J. C. Philpot 1802-1869

14th November 2020

“Having a good conscience.” 1 Peter 3:16

We cannot often see our faith, but we can sometimes see our conscience. We cannot always rejoice in the Lord, but we can see whether we fear his great name. We cannot always triumph over our enemies, but we can sometimes observe whether there is a sentinel upon the look out. Thus, if you want to know whether you have faith, look at faith’s companion, see what faith is attended by; and if you find not “a good conscience,” write death upon your religion. Throw away your sword; it is useless; it is of human manufacture; it will break in pieces when you have to encounter your enemy, the king of terrors; God’s lightning will shiver it then. But if the Lord has given you “a good conscience,” a tender conscience, a pure conscience, he will strengthen your arm to fight the good fight of faith. You will often think your sword is so short, and your arm so weak that you cannot fight the Lord’s battles. But if he has given you “a good conscience,” a conscience tender in his fear, he has put into your hands the sword of faith, and he will one day manifest it clearly, that he has himself equipped you with it, by giving you victory over all your foes. Oh, may the Lord raise up in our hearts some sweet testimony that we have “a good conscience,” and then we shall have this blessed consolation, that concerning faith we shall not make shipwreck.

J. C. Philpot 1802-1869

13th November 2020

“And deliver them who through fear of death were all their lifetime subject to bondage.” Hebrews 2:15

It is no evidence against you if you are subject to bondage; it is no mark against you if you cannot look death in the face without doubt or fear. Is it not “the children” who feel the bondage? And did not the Lord come to deliver them from it? Are you then not a child because you fear death? If you had no sense of sin, no tenderness of conscience, you would be as careless about death as most other people are. Thus your very bondage, your very fears, if they make you sigh and cry for deliverance, are marks of life. And the day will surely come when the Lord will remove these chilling fears and put an end to these killing doubts. As you draw near to the brink of Jordan, the Lord will be with you to deliver you, who, through fear of death, are now subject to bondage; he will extract its sting, and rob the grave of its victory, enabling you to shout “Salvation!” through his blood, even at the moment when nature sinks lowest and the last enemy appears nearest in view. Oh, what a blessed Jesus we have; what a heavenly Friend; what a divine Mediator between a holy God and our guilty souls! What love he displayed in taking our flesh and blood; what kind condescension, what wondrous depths of unspeakable grace! He loved us sufficiently to lay down his life for us. Did he not for our sakes endure the agony of the cross, the hidings of God’s face, the burden of sin, the pangs of hell? And if he has done all this for us on earth, will he leave his work undone in heaven? Has he quickened you into life, made you feel your sin, taught you to seek for mercy, raised up a good hope in your heart, applied a promise to your soul, given you a testimony? He may have done all this, and yet at times your conscience may be held down in bondage and imprisonment. But it is only to make further way for his grace; to open up more and more of his willingness and ability to save to the uttermost all that come unto God by him. It is only to make himself in the end more precious to you; to shew you more of his finished work, more of his dying love and atoning blood, and more of what he is able to do in delivering you from all your fears. Thus, as the Adam fall was overruled by the wisdom of God to make manifest the riches of his eternal love, mercy, and grace, so your very doubts, fears, and bondage will be blessedly overruled to give you further discoveries of Christ, to wean you more from an arm of flesh, and to make you know more experimentally what the Lord Jesus Christ is to those who seek his face and hang upon and trust him and him alone. A man who believes that he may live and die, and that safely, without an experimental knowledge of Christ, will never seek his face, never call upon his name, never long for the manifestations of his love. But he who feels that he can neither live nor die without him, who knows that he has a soul that only Christ can save, who has sins which only Christ’s blood can pardon, iniquities that only Christ’s righteousness can cover, will be often crying to the Lord to visit his soul with his salvation, and will find no rest till Christ appears; but when Christ appears to the joy of his soul, will bless and praise him with joyful lips. And oh, what a glorious trophy will that man be of Christ’s eternal victory over sin and Satan, when he will reign with him and with his assembled saints in one immortal day!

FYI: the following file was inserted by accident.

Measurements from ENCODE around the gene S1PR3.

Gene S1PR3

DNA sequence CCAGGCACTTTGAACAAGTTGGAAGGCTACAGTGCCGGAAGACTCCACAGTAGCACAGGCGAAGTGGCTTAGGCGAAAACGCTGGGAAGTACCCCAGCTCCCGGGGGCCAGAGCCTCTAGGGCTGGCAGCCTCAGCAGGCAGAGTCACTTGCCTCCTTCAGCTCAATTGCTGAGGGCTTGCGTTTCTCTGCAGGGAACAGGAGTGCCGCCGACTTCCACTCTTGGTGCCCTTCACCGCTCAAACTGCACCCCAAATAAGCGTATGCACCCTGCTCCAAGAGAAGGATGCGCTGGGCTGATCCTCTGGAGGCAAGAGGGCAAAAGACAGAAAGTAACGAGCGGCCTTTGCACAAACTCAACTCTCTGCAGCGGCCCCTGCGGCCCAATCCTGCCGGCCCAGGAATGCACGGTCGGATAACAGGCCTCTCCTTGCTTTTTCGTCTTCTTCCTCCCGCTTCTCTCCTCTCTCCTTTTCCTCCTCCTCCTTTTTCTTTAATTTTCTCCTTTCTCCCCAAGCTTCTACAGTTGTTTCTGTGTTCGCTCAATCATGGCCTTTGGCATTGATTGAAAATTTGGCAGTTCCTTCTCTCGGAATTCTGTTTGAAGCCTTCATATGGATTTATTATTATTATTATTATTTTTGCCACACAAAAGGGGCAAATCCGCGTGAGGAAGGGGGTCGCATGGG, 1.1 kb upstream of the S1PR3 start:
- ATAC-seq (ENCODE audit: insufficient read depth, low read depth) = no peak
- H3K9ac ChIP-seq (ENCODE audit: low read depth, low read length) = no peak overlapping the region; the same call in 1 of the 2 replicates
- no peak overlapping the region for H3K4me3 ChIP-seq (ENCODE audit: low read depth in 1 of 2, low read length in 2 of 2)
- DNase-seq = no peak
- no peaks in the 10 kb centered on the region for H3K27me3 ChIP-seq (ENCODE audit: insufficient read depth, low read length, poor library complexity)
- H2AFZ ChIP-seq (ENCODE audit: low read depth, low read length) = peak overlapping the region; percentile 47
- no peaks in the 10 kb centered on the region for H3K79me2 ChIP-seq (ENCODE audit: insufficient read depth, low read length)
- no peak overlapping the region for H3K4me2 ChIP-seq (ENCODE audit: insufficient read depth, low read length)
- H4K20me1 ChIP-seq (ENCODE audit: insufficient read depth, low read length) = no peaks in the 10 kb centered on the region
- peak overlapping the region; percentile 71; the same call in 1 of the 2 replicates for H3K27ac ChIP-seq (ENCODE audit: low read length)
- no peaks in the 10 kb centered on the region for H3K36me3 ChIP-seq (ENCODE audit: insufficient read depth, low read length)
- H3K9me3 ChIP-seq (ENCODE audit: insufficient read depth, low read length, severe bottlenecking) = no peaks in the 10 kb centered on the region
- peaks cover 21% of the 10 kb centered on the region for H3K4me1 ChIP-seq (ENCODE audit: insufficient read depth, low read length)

J. C. Philpot 1802-1869

12th November 2020

“He will subdue our iniquities; and thou wilt cast all their sins into the depths of the sea.” Micah 7:19